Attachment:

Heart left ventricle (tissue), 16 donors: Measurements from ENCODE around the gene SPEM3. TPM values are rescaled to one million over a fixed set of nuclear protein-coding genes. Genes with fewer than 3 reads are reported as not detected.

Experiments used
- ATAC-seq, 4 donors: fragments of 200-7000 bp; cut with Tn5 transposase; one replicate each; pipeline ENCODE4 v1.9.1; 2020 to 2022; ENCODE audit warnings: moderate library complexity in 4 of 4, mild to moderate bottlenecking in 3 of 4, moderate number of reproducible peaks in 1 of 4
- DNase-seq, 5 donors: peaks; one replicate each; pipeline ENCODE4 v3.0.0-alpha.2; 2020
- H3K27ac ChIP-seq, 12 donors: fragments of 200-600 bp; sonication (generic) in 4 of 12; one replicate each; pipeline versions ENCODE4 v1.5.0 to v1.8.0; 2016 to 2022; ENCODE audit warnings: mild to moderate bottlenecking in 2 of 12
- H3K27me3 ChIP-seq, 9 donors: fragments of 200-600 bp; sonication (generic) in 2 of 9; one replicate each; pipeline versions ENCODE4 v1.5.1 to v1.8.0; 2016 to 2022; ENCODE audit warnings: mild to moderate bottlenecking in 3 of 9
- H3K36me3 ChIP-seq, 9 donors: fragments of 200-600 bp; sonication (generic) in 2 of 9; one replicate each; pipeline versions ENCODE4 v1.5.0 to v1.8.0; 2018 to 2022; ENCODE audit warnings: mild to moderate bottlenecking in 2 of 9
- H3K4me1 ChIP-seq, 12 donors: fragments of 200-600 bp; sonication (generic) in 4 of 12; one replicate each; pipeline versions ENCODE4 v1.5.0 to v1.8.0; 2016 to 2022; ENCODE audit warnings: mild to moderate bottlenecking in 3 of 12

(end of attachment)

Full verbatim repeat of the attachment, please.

Heart left ventricle (tissue), 16 donors: Measurements from ENCODE around the gene SPEM3. TPM values are rescaled to one million over a fixed set of nuclear protein-coding genes. Genes with fewer than 3 reads are reported as not detected.

Experiments used
- ATAC-seq, 4 donors: fragments of 200-7000 bp; cut with Tn5 transposase; one replicate each; pipeline ENCODE4 v1.9.1; 2020 to 2022; ENCODE audit warnings: moderate library complexity in 4 of 4, mild to moderate bottlenecking in 3 of 4, moderate number of reproducible peaks in 1 of 4
- DNase-seq, 5 donors: peaks; one replicate each; pipeline ENCODE4 v3.0.0-alpha.2; 2020
- H3K27ac ChIP-seq, 12 donors: fragments of 200-600 bp; sonication (generic) in 4 of 12; one replicate each; pipeline versions ENCODE4 v1.5.0 to v1.8.0; 2016 to 2022; ENCODE audit warnings: mild to moderate bottlenecking in 2 of 12
- H3K27me3 ChIP-seq, 9 donors: fragments of 200-600 bp; sonication (generic) in 2 of 9; one replicate each; pipeline versions ENCODE4 v1.5.1 to v1.8.0; 2016 to 2022; ENCODE audit warnings: mild to moderate bottlenecking in 3 of 9
- H3K36me3 ChIP-seq, 9 donors: fragments of 200-600 bp; sonication (generic) in 2 of 9; one replicate each; pipeline versions ENCODE4 v1.5.0 to v1.8.0; 2018 to 2022; ENCODE audit warnings: mild to moderate bottlenecking in 2 of 9
- H3K4me1 ChIP-seq, 12 donors: fragments of 200-600 bp; sonication (generic) in 4 of 12; one replicate each; pipeline versions ENCODE4 v1.5.0 to v1.8.0; 2016 to 2022; ENCODE audit warnings: mild to moderate bottlenecking in 3 of 12